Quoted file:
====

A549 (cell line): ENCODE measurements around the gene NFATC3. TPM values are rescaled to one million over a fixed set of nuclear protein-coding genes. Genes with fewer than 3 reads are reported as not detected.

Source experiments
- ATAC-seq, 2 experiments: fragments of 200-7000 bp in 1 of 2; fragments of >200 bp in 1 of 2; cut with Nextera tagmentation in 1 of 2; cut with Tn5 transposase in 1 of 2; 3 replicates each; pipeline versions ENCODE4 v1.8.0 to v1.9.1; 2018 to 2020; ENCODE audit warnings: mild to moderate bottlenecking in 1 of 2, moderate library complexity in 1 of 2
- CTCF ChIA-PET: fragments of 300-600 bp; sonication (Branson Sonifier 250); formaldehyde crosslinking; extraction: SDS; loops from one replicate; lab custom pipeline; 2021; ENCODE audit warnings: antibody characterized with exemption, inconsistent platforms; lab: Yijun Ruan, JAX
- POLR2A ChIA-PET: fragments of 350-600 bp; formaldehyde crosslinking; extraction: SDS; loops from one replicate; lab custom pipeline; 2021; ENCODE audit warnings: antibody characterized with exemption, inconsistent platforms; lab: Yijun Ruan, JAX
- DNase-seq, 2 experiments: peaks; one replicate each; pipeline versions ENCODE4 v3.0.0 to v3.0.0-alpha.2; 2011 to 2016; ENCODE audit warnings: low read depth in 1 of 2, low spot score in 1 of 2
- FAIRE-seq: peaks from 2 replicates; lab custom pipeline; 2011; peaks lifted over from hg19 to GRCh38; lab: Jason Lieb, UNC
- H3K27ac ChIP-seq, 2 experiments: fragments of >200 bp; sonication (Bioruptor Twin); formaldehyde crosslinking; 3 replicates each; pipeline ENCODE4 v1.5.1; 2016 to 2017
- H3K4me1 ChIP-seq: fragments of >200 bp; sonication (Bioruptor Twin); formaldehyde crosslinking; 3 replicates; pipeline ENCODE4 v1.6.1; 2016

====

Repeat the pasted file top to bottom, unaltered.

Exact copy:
A549 (cell line): ENCODE measurements around the gene NFATC3. TPM values are rescaled to one million over a fixed set of nuclear protein-coding genes. Genes with fewer than 3 reads are reported as not detected.

Source experiments
- ATAC-seq, 2 experiments: fragments of 200-7000 bp in 1 of 2; fragments of >200 bp in 1 of 2; cut with Nextera tagmentation in 1 of 2; cut with Tn5 transposase in 1 of 2; 3 replicates each; pipeline versions ENCODE4 v1.8.0 to v1.9.1; 2018 to 2020; ENCODE audit warnings: mild to moderate bottlenecking in 1 of 2, moderate library complexity in 1 of 2
- CTCF ChIA-PET: fragments of 300-600 bp; sonication (Branson Sonifier 250); formaldehyde crosslinking; extraction: SDS; loops from one replicate; lab custom pipeline; 2021; ENCODE audit warnings: antibody characterized with exemption, inconsistent platforms; lab: Yijun Ruan, JAX
- POLR2A ChIA-PET: fragments of 350-600 bp; formaldehyde crosslinking; extraction: SDS; loops from one replicate; lab custom pipeline; 2021; ENCODE audit warnings: antibody characterized with exemption, inconsistent platforms; lab: Yijun Ruan, JAX
- DNase-seq, 2 experiments: peaks; one replicate each; pipeline versions ENCODE4 v3.0.0 to v3.0.0-alpha.2; 2011 to 2016; ENCODE audit warnings: low read depth in 1 of 2, low spot score in 1 of 2
- FAIRE-seq: peaks from 2 replicates; lab custom pipeline; 2011; peaks lifted over from hg19 to GRCh38; lab: Jason Lieb, UNC
- H3K27ac ChIP-seq, 2 experiments: fragments of >200 bp; sonication (Bioruptor Twin); formaldehyde crosslinking; 3 replicates each; pipeline ENCODE4 v1.5.1; 2016 to 2017
- H3K4me1 ChIP-seq: fragments of >200 bp; sonication (Bioruptor Twin); formaldehyde crosslinking; 3 replicates; pipeline ENCODE4 v1.6.1; 2016